Source Control Management using Git GUI

SCM (Source Control Management) is a great way of managing different versions of your projects and collaborating with others. I recommend you set up SCM on your computer for all your future projects.

In this tutorial, I’ll show you how you can set up Git GUI for source control with GameMaker projects.

This post will not be covering GameMaker’s internal SCM system (SVN).

Creating a Repository

First, you’ll have to set up an account on a source control website. You can use GitHub or BitBucket.

Step 1 is to set up an account on either site. After you do so, you’ll be able to create repositories. So, you’ll need to create a repository called new-repo. Here’s how:



Go to the BitBucket homepage. Click on the + icon (Create), then select Repository.


Then fill in the repository name (new-repo) and select whether or not you want it to be private. Make sure the Version control system is Git.


When you click on Create repository, you’ll be greeted by an overview page. There, click on Create a README:


Your repository needs to have at least one file to be able to clone correctly, so you will have to create the readme. After you click on that button, you will have to Commit the text file that shows up.



Go to the GitHub homepage and click on New Repository to create one.


You should see this page next. Enter the repo name, and check the Initialize this repository with a README checkbox, so that it automatically adds a readme inside it. When you’re done, click on Create repository.


Download Git from here and install it.

After it’s done installing, open Git Bash and type git gud type these commands (Enter your email & full name inside the quotes):

git config --global "your_email"
git config --global "FIRST_NAME LAST_NAME"

Enter both if you’re using BitBucket. If you’re using GitHub, is all you need to enter.


Now, you need to clone your repository (new-repo) to your computer. You will need to do this every time you create a repository, to download it to your computer and establish a connection to the repo on GitHub/BitBucket.

Open the folder where you want the repository folder to be located. Right click there, and select Git GUI here.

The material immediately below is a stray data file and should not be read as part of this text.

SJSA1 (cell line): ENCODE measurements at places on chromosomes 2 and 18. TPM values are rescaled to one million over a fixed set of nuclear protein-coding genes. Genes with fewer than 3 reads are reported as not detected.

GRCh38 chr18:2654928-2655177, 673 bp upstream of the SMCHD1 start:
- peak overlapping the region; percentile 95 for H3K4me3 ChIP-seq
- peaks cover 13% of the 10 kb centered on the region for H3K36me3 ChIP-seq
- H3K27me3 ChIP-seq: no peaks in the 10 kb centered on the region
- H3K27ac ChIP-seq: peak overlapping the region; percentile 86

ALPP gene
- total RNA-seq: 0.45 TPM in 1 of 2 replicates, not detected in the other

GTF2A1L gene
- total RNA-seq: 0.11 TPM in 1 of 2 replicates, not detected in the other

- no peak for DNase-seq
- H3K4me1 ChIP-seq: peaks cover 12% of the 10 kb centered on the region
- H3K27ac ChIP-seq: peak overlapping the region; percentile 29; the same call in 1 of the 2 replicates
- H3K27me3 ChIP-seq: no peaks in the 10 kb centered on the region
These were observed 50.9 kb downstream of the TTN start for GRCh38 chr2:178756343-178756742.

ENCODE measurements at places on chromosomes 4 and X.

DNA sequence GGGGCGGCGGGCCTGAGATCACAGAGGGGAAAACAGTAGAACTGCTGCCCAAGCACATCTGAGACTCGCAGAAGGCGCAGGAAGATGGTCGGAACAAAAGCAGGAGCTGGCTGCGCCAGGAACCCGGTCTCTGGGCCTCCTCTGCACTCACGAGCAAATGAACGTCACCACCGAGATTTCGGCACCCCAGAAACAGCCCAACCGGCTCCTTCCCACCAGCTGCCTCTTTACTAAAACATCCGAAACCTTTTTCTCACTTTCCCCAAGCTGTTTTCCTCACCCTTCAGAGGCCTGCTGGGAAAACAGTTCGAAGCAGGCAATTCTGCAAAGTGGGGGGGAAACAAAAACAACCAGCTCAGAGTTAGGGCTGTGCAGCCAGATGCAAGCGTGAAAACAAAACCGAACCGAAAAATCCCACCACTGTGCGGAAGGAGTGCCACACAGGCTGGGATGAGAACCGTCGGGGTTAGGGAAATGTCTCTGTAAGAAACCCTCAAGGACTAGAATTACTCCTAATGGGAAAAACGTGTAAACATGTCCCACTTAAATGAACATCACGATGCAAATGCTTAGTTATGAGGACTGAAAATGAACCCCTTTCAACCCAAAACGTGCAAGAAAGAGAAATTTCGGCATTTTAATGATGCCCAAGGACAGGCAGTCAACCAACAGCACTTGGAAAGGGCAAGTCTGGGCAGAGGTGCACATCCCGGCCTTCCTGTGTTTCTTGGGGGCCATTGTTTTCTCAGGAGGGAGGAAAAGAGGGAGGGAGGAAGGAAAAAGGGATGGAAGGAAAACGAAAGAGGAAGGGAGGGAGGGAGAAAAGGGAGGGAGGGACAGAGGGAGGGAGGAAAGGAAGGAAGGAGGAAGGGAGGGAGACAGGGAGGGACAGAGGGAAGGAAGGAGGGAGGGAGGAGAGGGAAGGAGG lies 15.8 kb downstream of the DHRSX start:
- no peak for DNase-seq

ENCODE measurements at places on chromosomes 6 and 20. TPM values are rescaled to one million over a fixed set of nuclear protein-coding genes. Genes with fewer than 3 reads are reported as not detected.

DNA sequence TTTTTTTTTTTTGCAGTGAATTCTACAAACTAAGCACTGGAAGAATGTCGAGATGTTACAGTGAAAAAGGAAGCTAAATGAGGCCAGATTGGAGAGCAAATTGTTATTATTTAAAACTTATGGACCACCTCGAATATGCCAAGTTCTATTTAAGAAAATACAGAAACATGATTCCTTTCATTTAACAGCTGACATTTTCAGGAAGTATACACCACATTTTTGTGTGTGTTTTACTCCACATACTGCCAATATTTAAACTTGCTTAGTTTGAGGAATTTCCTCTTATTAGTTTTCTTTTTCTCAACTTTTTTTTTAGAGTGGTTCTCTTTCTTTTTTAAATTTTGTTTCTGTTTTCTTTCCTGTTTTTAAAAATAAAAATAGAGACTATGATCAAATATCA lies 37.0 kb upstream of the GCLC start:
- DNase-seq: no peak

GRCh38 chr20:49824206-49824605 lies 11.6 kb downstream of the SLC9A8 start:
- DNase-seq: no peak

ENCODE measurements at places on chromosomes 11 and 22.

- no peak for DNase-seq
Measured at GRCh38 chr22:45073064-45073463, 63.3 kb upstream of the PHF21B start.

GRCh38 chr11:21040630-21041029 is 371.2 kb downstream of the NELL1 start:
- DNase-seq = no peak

Once Git GUI opens, select Clone Existing Repository.


Now, to get the repository link:



Open your repository. Click on Clone or download and copy the HTTPS link. (If it’s set to SSH, click on Use HTTPS in the top-right corner to switch to HTTPS).



Open your repository. Copy the HTTPS link (if it’s SSH, click on it to change it).

Now, in Git GUI, paste this link into the Source Location text field.10.PNG

Enter the folder where you want the repository to be cloned in the Target Directory field. Make sure this folder does not already exist.

Click on Clone. If it asks you to log in (to your BitBucket/GitHub account), do so.

When it’s done cloning, you will see this Git GUI window:


This means that the repository has been created on your computer and that a connection has successfully been established to the website. You can close this.


Using the Git GUI, you can manage your repository. Go to the repository folder (the one you created while cloning it), right click and select Git GUI Here. The Git GUI window (seen in the screenshot above) will open.

As a demonstration, we’ll add a text file to the repository and upload it to the website. So, open the folder, and create a random text file and type anything in it.


After you save it, open Git GUI and click on Rescan.


Doing this will add your changes under Unstaged Changes. You can see your new text file there. Then, click on Stage Changed to accept the changes.


This will move your changes to Staged Changes. That means that you have accepted the changes, but you still have to pass them into the repository.

First, you need to enter a Commit Message. That is a simple message summarizing the changes you made. After you enter one, click Commit.


Your changes will be saved, but not yet pushed to the server, to the online repository (on GitHub/BitBucket). To do that, click on Push. Click on Push again in the new window that opens.

Now, if you open the repository on the website, you will be able to see the changes you made.

Fetching Updates

Sometimes, you might update the repository from the website itself, instead of doing it through the files on your PC. You might do that to edit the readme, for instance. If you do, you will have to update the changes from the repository to your PC. If you don’t, you will see this error when pushing your changes:



To update the repository on your computer, go to Remote > Fetch from > origin.17.PNG

Then, go to Merge > Local Merge.


In the window that opens, select Tracking Branch and click on Merge.


Then, you should be able to push your changes normally.


Now you can use Git GUI to create repositories for your GameMaker projects!

Since you can’t clone repositories into existing folders, you will have to create a new folder for each repository you create and move your project there.

Check out my 9slice textbox scripts on GitHub, completely free and open-source.

See you later, and till then, happy dev’ing!



2 thoughts on “Source Control Management using Git GUI

  1. I am glad to see a tutorial on this topic for GMS2.

    I recommend you to update the intro of this tutorial, because now you can make private repos on free GitHub too. The only limitation for free accounts is that you can have a max of 3 contributors for private repos.


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